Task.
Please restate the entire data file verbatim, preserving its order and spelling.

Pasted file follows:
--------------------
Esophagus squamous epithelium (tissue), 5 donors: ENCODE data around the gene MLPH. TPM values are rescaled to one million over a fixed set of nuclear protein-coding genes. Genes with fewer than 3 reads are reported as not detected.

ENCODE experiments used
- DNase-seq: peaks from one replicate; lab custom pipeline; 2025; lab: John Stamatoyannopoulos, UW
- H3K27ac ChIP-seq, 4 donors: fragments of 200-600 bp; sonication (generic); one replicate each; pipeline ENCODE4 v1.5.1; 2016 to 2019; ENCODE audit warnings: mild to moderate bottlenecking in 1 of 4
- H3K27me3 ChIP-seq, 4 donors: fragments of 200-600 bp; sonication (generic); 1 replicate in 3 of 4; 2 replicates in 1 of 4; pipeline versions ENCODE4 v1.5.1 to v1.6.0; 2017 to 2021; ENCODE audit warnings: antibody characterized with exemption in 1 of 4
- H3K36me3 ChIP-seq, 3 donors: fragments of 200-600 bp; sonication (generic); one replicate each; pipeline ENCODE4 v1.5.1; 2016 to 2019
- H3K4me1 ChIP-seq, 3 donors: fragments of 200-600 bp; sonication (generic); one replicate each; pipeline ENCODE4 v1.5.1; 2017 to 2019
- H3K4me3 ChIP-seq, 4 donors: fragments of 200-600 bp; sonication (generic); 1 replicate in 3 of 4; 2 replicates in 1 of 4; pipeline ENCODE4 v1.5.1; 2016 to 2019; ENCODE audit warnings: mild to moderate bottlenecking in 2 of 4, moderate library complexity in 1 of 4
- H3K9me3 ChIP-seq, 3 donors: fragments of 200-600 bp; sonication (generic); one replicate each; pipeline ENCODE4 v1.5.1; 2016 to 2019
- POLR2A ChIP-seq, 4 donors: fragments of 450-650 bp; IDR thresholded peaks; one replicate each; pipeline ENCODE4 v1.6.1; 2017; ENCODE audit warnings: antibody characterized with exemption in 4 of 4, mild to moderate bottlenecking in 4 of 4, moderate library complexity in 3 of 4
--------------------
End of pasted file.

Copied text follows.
Esophagus squamous epithelium (tissue), 5 donors: ENCODE data around the gene MLPH. TPM values are rescaled to one million over a fixed set of nuclear protein-coding genes. Genes with fewer than 3 reads are reported as not detected.

ENCODE experiments used
- DNase-seq: peaks from one replicate; lab custom pipeline; 2025; lab: John Stamatoyannopoulos, UW
- H3K27ac ChIP-seq, 4 donors: fragments of 200-600 bp; sonication (generic); one replicate each; pipeline ENCODE4 v1.5.1; 2016 to 2019; ENCODE audit warnings: mild to moderate bottlenecking in 1 of 4
- H3K27me3 ChIP-seq, 4 donors: fragments of 200-600 bp; sonication (generic); 1 replicate in 3 of 4; 2 replicates in 1 of 4; pipeline versions ENCODE4 v1.5.1 to v1.6.0; 2017 to 2021; ENCODE audit warnings: antibody characterized with exemption in 1 of 4
- H3K36me3 ChIP-seq, 3 donors: fragments of 200-600 bp; sonication (generic); one replicate each; pipeline ENCODE4 v1.5.1; 2016 to 2019
- H3K4me1 ChIP-seq, 3 donors: fragments of 200-600 bp; sonication (generic); one replicate each; pipeline ENCODE4 v1.5.1; 2017 to 2019
- H3K4me3 ChIP-seq, 4 donors: fragments of 200-600 bp; sonication (generic); 1 replicate in 3 of 4; 2 replicates in 1 of 4; pipeline ENCODE4 v1.5.1; 2016 to 2019; ENCODE audit warnings: mild to moderate bottlenecking in 2 of 4, moderate library complexity in 1 of 4
- H3K9me3 ChIP-seq, 3 donors: fragments of 200-600 bp; sonication (generic); one replicate each; pipeline ENCODE4 v1.5.1; 2016 to 2019
- POLR2A ChIP-seq, 4 donors: fragments of 450-650 bp; IDR thresholded peaks; one replicate each; pipeline ENCODE4 v1.6.1; 2017; ENCODE audit warnings: antibody characterized with exemption in 4 of 4, mild to moderate bottlenecking in 4 of 4, moderate library complexity in 3 of 4